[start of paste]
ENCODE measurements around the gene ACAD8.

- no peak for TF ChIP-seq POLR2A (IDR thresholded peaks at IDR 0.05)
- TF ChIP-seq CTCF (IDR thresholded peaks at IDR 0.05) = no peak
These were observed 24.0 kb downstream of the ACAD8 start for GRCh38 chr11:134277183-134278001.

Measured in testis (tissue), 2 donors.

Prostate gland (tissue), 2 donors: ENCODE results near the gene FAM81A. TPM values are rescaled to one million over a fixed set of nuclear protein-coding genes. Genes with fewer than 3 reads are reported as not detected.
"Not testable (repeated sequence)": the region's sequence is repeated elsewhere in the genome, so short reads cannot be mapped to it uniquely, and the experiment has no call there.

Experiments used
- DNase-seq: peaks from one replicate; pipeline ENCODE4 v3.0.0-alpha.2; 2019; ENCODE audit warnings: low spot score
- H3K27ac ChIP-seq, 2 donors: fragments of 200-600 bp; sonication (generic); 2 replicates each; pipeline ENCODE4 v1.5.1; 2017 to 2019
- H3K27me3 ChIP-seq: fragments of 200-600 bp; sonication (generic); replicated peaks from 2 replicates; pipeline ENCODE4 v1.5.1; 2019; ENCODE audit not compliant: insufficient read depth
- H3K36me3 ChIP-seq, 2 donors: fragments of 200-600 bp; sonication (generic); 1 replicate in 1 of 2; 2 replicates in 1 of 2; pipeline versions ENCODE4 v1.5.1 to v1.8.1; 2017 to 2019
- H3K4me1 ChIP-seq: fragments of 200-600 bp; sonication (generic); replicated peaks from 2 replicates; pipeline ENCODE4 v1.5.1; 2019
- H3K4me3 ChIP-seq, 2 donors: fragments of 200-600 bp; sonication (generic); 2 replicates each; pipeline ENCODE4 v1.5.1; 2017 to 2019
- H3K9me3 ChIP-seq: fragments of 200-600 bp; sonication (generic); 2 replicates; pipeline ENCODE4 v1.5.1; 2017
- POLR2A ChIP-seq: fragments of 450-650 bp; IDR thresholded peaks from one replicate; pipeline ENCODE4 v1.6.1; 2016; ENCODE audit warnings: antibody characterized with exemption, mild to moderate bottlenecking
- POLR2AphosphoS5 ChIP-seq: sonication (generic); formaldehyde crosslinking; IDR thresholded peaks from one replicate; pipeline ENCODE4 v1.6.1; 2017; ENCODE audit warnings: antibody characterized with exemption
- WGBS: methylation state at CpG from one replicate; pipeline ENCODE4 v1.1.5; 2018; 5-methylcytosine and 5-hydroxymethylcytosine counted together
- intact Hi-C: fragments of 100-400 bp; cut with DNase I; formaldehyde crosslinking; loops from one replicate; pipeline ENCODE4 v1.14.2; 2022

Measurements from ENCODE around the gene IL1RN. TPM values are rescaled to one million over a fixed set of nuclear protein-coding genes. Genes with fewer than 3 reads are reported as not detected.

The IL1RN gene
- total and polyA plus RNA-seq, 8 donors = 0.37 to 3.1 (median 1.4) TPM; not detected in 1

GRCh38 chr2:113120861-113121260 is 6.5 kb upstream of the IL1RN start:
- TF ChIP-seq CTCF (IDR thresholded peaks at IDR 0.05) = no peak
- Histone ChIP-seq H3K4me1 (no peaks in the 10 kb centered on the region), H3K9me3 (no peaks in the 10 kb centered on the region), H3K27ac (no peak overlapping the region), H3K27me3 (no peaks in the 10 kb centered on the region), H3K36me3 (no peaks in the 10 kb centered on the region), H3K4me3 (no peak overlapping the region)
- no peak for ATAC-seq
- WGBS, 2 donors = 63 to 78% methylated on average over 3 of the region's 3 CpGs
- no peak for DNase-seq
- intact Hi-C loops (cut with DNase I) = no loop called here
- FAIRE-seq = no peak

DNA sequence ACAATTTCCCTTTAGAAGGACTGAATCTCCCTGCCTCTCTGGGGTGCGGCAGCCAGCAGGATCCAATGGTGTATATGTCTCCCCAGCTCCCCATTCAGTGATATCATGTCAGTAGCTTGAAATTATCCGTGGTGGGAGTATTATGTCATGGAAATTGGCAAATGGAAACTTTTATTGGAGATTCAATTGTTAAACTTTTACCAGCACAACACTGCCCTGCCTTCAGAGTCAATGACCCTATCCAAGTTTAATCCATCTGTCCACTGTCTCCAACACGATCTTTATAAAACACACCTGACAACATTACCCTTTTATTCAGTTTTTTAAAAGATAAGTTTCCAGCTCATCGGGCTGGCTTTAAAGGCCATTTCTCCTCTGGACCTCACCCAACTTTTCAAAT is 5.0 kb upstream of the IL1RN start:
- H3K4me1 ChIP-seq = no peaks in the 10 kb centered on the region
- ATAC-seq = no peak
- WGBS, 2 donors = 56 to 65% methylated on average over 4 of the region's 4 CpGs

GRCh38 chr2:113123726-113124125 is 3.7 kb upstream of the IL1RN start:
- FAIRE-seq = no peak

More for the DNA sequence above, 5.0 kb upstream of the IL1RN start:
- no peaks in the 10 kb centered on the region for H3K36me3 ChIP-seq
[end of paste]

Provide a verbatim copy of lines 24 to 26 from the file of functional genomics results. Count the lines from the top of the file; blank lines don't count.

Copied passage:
- TF ChIP-seq CTCF (IDR thresholded peaks at IDR 0.05) = no peak
- Histone ChIP-seq H3K4me1 (no peaks in the 10 kb centered on the region), H3K9me3 (no peaks in the 10 kb centered on the region), H3K27ac (no peak overlapping the region), H3K27me3 (no peaks in the 10 kb centered on the region), H3K36me3 (no peaks in the 10 kb centered on the region), H3K4me3 (no peak overlapping the region)
- no peak for ATAC-seq